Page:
March 2013 - Posts

I have, I guess, an obsessive personality. When I decide to learn something new I go all out. I live, sleep, eat & breathe my chosen "thing" until I wear it out. To steal a line from one of my favorite movies, I "chew on it 'till all the flavor's gone then stick it my hair". When I decided to learn how to make my own soap and body care products, I totally devoted five years of my life to it. Not complaining, mind you. I learned a lot. And I make a pretty darn good bar of soap and face cream, etc. This led to an interest in herbal medicine, and there went another five years. Again, learned a lot, things I can really use, since I have a deep seated distrust of doctors in general. Not saying I wouldn't go to one for something really serious, but generally speaking I take care of things myself. From teas & tinctures for every possible type of discomfort to cough medicine and immune boosters, antibiotic salves to sore muscle rubs. You name it & I can probably whip it up for you. These things and all my previous excursions into the world of creative outlets have contributed to what I fondly refer to as my "hoard". At the new year I made a resolution to get rid of at least some of my stuff. You wouldn't believe some of the things I found in there! 

Among other things, there was a pretty good stash of fabric. So, thought I, What to do with all this? Oh! I've been wanting to learn to quilt forever! This is perfect! I can use this fabric, learn something new & it won't cost hardly a thing! Hah! Ever true to my nature, once I decided to learn this amazing, wonderful craft, the obsession began to set in. Already there are probably 50 quilts waiting in the wings to be made. I've signed up for Craftsy classes, read everything I could find. Every spare moment at work, real or imagined, is spent figuring out how to make a particular block or pattern or resizing one to fit a bed (have you noticed that patterns in magazines almost never are sized to fit an actual bed? Most seem to be throw, or nap sized. Nothing wrong with that, but gee, this would look great on the spare bed...). Using up my stash? Well, i DID use some of it. Made two whole quilts completely from stash fabric. Hardly made a dent. Unfortunately, I seem to have added about 80 yards of fabric plus an unknown number of fat quarters. I think I may need some help.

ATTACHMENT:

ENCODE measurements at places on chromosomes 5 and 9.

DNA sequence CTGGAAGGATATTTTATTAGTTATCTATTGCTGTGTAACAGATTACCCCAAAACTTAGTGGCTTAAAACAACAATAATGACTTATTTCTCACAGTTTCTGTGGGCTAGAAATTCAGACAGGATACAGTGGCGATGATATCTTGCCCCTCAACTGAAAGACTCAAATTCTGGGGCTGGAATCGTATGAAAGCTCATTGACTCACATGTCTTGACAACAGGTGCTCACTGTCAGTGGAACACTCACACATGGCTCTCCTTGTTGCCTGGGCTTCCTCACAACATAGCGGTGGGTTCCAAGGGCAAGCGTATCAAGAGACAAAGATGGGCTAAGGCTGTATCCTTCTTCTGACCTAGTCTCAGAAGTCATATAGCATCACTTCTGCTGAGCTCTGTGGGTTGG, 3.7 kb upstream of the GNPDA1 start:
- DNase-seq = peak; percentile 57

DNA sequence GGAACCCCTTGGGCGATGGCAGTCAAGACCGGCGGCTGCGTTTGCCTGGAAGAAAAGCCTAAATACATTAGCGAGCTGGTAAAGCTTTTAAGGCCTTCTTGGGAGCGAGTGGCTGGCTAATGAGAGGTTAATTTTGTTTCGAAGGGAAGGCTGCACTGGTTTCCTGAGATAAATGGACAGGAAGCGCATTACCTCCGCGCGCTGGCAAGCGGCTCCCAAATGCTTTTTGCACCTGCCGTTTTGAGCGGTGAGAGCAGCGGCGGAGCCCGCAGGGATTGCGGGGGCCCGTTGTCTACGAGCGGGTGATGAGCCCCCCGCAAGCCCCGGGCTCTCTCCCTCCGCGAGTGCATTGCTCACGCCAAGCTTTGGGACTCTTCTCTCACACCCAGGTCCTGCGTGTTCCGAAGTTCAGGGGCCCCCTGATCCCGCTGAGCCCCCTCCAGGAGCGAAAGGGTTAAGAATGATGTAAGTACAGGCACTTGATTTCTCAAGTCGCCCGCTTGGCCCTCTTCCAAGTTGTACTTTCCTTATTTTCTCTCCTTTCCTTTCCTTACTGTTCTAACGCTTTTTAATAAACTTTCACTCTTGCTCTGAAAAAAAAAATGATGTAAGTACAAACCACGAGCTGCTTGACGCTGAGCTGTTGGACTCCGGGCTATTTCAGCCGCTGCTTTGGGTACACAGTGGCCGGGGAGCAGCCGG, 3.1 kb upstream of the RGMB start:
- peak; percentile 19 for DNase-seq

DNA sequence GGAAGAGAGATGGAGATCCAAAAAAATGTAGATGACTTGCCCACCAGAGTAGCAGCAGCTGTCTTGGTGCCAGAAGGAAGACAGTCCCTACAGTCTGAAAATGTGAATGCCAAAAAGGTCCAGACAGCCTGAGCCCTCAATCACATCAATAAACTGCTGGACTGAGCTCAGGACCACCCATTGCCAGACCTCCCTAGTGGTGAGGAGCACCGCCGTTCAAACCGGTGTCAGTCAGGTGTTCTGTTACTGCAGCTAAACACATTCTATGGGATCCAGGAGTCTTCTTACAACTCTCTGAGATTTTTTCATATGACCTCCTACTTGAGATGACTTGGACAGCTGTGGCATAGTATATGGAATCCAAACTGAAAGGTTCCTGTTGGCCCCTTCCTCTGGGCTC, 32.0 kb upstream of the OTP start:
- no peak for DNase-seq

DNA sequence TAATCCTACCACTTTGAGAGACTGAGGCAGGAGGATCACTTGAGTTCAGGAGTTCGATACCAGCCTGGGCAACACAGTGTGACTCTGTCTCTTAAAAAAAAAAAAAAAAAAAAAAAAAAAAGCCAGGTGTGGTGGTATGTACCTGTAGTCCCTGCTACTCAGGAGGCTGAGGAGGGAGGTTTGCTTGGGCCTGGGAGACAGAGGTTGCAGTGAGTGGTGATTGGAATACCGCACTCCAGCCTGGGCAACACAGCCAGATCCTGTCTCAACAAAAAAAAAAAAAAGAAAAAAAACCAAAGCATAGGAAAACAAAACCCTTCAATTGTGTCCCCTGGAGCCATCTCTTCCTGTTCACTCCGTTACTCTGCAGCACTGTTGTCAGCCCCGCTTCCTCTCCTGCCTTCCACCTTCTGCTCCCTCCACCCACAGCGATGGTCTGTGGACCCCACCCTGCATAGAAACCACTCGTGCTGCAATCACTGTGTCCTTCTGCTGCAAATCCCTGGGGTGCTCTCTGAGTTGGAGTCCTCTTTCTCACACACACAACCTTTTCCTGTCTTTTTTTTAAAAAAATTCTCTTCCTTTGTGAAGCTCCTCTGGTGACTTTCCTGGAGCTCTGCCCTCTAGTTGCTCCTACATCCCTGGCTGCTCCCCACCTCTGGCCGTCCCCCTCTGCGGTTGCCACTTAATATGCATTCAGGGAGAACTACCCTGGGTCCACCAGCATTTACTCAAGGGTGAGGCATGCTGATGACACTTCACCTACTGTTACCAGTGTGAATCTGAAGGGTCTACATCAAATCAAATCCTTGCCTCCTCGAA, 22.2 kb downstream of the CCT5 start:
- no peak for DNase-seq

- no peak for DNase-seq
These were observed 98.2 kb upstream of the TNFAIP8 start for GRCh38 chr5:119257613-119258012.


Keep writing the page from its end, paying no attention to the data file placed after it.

When MQ8 came along, I thought what fun! And it'll be a challenge - push me out of my comfort zone! I'll learn a lot. So, fabric gathered, waiting with baited breath for the first step to be announced. Cutting instructions! And, oh, what instructions. Such tiny pieces... but Glory Be! I did it. Kissed & made up with my rotary cutter and rulers (we've had a dysfunctional relationship for years. Turns out, it was all my fault.) Got all my pieces cut just in time for Step 2. Strips. Precise strips. 'K. I learned how to make an accurate scant 1/4" seam. I was really having fun with this. If I wasn't doing it, I was thinking about it. Movin' along with all those strips and havin' a ball. 2/3 of the way through, my sewing machine craps out. I took her apart & cleaned her. Twice. No good. She still won't work. So I'll be checking her into the hospital on Monday. Hopefully she'll be back soon, I don't want to get too far behind.